I've been told that I explain technical things well to non-technical audiences. I learned long ago that communication skills were as -- if not more -- important than intelligence, and it turns out that I'm not the only one who feels this way. I sat down with Lee LeFever, founder and Chief Explainer at Common Craft, to talk about his new book, The Art of Explanation.
Why did you decide to write The Art of Explanation?
Explanation is a fundamental communication skill. We do it every day. It plays a huge role in our communications, but we rarely take a step back and think about explanation as something that can be learned and improved. I believe that everyone has the potential to become a better explainer and see real benefits. That's why I wrote The Art of Explanation. I want to help people rethink how they communicate ideas.
How did you become an expert at explaining things?
A combination or factors. I've always been passionate about communication and in 2003 I founded Common Craft as a consulting practice focused on online communities. The company name is based on the idea that communication is the most common craft we have. In 2007 we were the first to popularize explainer videos online, starting with "RSS in Plain English." Since then, we've worked with brands like Intel, Google, LEGO and Microsoft on explanations and built our own library of ready-made video explanations for educators. In all, our videos have been viewed over 50 million times. Through all this, we became students of explanation and realized that the lessons we learned were not limited to video -- they were fundamental communication skills.
Why do explanations fail?
We are not very good at making accurate assumptions about what other people know or understand. It's these assumptions that are at the root of many failed explanations. We assume the audience knows more than they do, or that they see connections that are obvious to us. This causes us to leave out context and basic ideas that help people feel confident. When confidence erodes, explanations fail. We're also prone to putting an emphasis on looking smart, when explanations should instead help the audience feel smart.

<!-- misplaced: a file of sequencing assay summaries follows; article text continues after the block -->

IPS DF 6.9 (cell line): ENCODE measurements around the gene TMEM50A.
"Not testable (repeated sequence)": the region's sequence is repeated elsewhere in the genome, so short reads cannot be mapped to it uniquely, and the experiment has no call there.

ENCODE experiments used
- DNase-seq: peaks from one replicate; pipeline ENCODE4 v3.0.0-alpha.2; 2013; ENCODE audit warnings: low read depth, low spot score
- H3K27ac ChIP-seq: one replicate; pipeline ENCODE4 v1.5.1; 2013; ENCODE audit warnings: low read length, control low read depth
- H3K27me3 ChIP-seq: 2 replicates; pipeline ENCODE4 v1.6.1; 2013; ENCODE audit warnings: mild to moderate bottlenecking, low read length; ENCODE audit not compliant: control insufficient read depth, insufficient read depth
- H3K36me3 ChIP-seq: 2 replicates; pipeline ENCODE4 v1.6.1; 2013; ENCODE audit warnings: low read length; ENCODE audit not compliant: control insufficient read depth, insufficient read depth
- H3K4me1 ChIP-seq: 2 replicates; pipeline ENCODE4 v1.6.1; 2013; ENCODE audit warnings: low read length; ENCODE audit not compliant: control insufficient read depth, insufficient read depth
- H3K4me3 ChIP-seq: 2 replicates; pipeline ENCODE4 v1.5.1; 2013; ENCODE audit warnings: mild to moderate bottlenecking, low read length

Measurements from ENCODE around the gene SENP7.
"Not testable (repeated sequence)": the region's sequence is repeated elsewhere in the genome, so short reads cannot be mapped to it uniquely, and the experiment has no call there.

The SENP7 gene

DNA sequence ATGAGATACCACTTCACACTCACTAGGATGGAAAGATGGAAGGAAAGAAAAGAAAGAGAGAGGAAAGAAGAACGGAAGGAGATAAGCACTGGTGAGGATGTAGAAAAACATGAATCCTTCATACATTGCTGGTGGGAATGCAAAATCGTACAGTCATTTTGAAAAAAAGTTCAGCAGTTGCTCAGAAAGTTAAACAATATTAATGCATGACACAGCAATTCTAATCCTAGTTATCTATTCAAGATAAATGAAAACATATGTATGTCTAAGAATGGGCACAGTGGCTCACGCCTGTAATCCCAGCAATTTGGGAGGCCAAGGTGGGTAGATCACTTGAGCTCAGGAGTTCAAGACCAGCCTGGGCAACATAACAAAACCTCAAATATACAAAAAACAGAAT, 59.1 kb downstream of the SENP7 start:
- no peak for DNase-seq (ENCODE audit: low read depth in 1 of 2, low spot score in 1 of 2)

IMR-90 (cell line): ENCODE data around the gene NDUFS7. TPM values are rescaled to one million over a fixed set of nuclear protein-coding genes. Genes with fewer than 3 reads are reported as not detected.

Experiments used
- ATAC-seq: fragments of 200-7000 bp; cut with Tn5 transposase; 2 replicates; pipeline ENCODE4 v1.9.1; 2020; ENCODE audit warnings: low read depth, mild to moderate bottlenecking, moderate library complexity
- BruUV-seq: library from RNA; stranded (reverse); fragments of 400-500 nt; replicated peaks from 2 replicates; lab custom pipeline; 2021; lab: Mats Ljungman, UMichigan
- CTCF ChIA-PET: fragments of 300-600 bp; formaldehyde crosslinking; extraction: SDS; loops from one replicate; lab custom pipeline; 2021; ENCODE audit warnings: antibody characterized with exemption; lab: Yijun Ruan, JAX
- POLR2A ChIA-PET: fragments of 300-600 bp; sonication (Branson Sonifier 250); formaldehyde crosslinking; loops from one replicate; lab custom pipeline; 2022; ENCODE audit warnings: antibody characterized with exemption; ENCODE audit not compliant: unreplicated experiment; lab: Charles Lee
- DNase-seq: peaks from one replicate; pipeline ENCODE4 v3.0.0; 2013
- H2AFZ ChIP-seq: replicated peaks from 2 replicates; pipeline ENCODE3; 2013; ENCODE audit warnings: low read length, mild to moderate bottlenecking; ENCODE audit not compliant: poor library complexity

What three pieces of advice would you give an entrepreneur before they present to a potential investor?
I like to think about an explanation as a package of ideas that is built with a specific audience in mind. The challenge of any presenter is to package ideas into explanations that make people care about their topic. I suggest three things for an investment pitch:
1. Build Context. Come to an early agreement about a problem or pain that exists. Give the investors a reason to say "I know that feeling!" and introduce the product as a solution to it. Keep those heads nodding. Talk about the forest first, then talk about the trees.
2. Tell a story about a person who is in pain, uses the product and is now relieved. Pick two or three major features and show why it makes sense, to that person, that those features exist. Stay away from details and technical jargon and focus on the problem that is solved. Focus on the "why" before the "how."
3. Use analogies and connections. Connect the product to something they already know. Give them a starting point for thinking about the big idea of your product. As I mention in the book, the producers of the movie Alien pitched it as "Jaws in Space." Connect your product in a similar way.
What is one piece of advice you would give someone who struggles explaining their ideas effectively?
My advice is to think about explanation as a tool, something that can be applied to solve a problem. When understanding is essential, take the time to write down your explanation so you can think through the flow and how you package ideas. A little planning goes a long way. By taking a step back, writing out the big ideas and thinking about explanation as a tool, you'll find ways to improve.
You've said before that the book can help people become an explanation specialist. What does it mean to be an explanation specialist?
Organizations rely on specialists every day. When your work computer breaks, an IT specialist helps. When a customer has a problem, a support specialist can help. But where do organizations turn when they need to make something more understandable? I think every organization needs a person or team who is skilled in the art of explanation and can work with executives, marketers, internal teams and support to make ideas easier to understand in any department.
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